Investing in the Age of QE: The Interest Rate Play That's Sabotaging Your Portfolio

[Ed. Note:Chris Mayer has stirred up a lively discussion with his recent posts on Modern Monetary Theory. Below, you’ll find Chris addresses some of the questions and comments we received from readers.]

Daily Reckoning Reader Question: Even though the banking system is setup so that QE doesn’t cause inflation, it does affect the risk free rate. How does QE, if at all, affect how you value a company? Does it make it hard to pick out a company at a good value?

Chris: I think that because QE manipulates interest rates, it makes it more difficult as an investor to figure out what’s a good value and what isn’t — because interest rates are kind of the beginning number, right? If the 10-year Treasury was six percent, then you wouldn’t be interested in a stock that’s going to pay three percent over ten years. Why bother with taking that risk, when you could just buy the Treasury? And so, that’s sort of the minimum bar of how it affects valuations of assets. And with a Treasury at two percent, naturally that tends to create higher asset prices.

That’s the risk with QE…that you’ve just created an asset bubble, and you’ve not achieved any of the other things that QE would like to achieve, like affecting unemployment or something like that. So it does make investing more difficult. It makes it more confusing.

I think understanding Modern Monetary Theory — the banking system and the way it works, and understanding the fact that interest rates are primarily driven by what the central bank chooses to do, would have meant that you would be less afraid that interest rates would be going up.

One of the most common trades over the last, five or six years, has been saying that interest rates are going to go up. And every year they continue to go down. If you had understood how the mechanics of this worked, it makes more sense. The central bank is driving down interest rates, and they’re going to be successful at that. So I would have been less afraid to invest in real estate investment trusts, things that pay a high yield that people were worried about investing in because if interest rates go up, the assumption is they’re going go down.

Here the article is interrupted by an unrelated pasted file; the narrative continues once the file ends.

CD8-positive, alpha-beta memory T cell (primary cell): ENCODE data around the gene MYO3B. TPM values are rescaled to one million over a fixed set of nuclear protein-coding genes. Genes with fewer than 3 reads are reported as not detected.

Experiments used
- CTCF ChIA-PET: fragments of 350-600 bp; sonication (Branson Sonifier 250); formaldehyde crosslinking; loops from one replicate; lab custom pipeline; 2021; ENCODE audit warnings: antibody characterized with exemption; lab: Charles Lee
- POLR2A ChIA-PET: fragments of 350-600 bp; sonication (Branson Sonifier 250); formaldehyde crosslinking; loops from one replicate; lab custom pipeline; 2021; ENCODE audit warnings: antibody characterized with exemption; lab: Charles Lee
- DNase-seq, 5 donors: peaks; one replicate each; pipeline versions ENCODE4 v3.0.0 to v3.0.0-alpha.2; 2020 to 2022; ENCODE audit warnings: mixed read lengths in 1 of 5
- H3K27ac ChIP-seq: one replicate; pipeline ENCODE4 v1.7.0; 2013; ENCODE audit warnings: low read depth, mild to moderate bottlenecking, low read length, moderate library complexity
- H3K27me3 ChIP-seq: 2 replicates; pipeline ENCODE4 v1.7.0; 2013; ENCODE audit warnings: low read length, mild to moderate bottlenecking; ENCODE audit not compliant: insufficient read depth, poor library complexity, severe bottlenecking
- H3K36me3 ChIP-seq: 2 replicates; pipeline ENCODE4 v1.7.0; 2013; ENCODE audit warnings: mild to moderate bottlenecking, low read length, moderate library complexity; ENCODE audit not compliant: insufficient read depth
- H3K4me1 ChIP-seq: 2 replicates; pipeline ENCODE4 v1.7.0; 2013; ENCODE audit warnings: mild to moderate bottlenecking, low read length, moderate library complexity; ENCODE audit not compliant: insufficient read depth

And I would say secondarily, is that unrelated to necessarily what MMT says, if you just look at the record, it’s more difficult to say that higher interest rates means stock prices go down.

In fact, in many cases, higher interest rates also mean high equity prices because interest rates go up when the economy is growing and things are going well, and so equity prices also go up. It’s not a sure thing to say that: oh, if interest rates go up, stocks have to go down. If you look at the history, it’s a mixed record. It really depends.

Daily Reckoning Reader Question:

When you’re looking for a company that’s well priced, do you have to be extra conservative now because of QE? Do you need to account for more volatility in stock prices, or a higher stock price because of QE?

Chris: I would say QE doesn’t necessarily effect so much how I look at individual stocks. I’m always looking for a very big margin of safety. I’d like to buy things that are cheap, but cheap alone is not good enough. I also want to have an ownership group that invested alongside us that the enlightenment of their interest is with ours. I want a business that’s simple. And I want a business that has a good balance sheet, so they can weather the storms. So there are a lot of things that go into what makes a good investment. But I wouldn’t say that QE per say has changed that approach at all.

It’s always the same, something has to make sense on its own, and ideally I want it to be able to prosper in a variety of different environments. So I always think about: well, if rates went up, what happens? If the economy slowed, what would happen? If the dollar got weaker or stronger, what would happen? And I want to find something that can survive all those different scenarios and still make us money.

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